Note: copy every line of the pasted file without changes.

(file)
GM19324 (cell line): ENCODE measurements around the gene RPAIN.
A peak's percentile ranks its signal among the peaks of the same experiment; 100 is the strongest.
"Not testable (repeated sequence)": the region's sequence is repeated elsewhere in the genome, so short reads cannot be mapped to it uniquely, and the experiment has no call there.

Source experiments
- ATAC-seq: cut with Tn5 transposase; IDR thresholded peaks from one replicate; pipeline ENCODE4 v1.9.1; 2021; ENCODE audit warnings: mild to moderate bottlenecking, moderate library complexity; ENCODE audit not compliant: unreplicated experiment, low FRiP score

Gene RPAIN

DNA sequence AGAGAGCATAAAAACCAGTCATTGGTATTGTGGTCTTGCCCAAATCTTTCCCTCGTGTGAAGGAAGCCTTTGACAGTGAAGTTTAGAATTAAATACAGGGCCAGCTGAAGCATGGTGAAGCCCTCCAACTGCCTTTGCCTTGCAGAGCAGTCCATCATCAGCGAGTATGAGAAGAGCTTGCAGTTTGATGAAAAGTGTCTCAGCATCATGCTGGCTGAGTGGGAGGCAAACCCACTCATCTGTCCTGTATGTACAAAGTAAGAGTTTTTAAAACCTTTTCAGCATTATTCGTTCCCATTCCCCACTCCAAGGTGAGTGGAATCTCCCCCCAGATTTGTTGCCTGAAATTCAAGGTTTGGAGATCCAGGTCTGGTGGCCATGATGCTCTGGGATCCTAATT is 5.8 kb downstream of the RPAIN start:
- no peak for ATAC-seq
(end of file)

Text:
GM19324 (cell line): ENCODE measurements around the gene RPAIN.
A peak's percentile ranks its signal among the peaks of the same experiment; 100 is the strongest.
"Not testable (repeated sequence)": the region's sequence is repeated elsewhere in the genome, so short reads cannot be mapped to it uniquely, and the experiment has no call there.

Source experiments
- ATAC-seq: cut with Tn5 transposase; IDR thresholded peaks from one replicate; pipeline ENCODE4 v1.9.1; 2021; ENCODE audit warnings: mild to moderate bottlenecking, moderate library complexity; ENCODE audit not compliant: unreplicated experiment, low FRiP score

Gene RPAIN

DNA sequence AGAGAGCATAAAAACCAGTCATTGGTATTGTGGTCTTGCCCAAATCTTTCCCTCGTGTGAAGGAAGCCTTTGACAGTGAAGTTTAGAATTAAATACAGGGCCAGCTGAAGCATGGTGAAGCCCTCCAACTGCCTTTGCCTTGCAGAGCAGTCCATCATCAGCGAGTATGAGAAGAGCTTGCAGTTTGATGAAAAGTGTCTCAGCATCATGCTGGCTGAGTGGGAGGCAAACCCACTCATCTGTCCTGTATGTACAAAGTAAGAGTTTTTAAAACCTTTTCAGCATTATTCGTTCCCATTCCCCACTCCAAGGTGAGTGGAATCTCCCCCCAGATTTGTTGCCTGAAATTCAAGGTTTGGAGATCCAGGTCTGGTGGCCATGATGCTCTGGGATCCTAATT is 5.8 kb downstream of the RPAIN start:
- no peak for ATAC-seq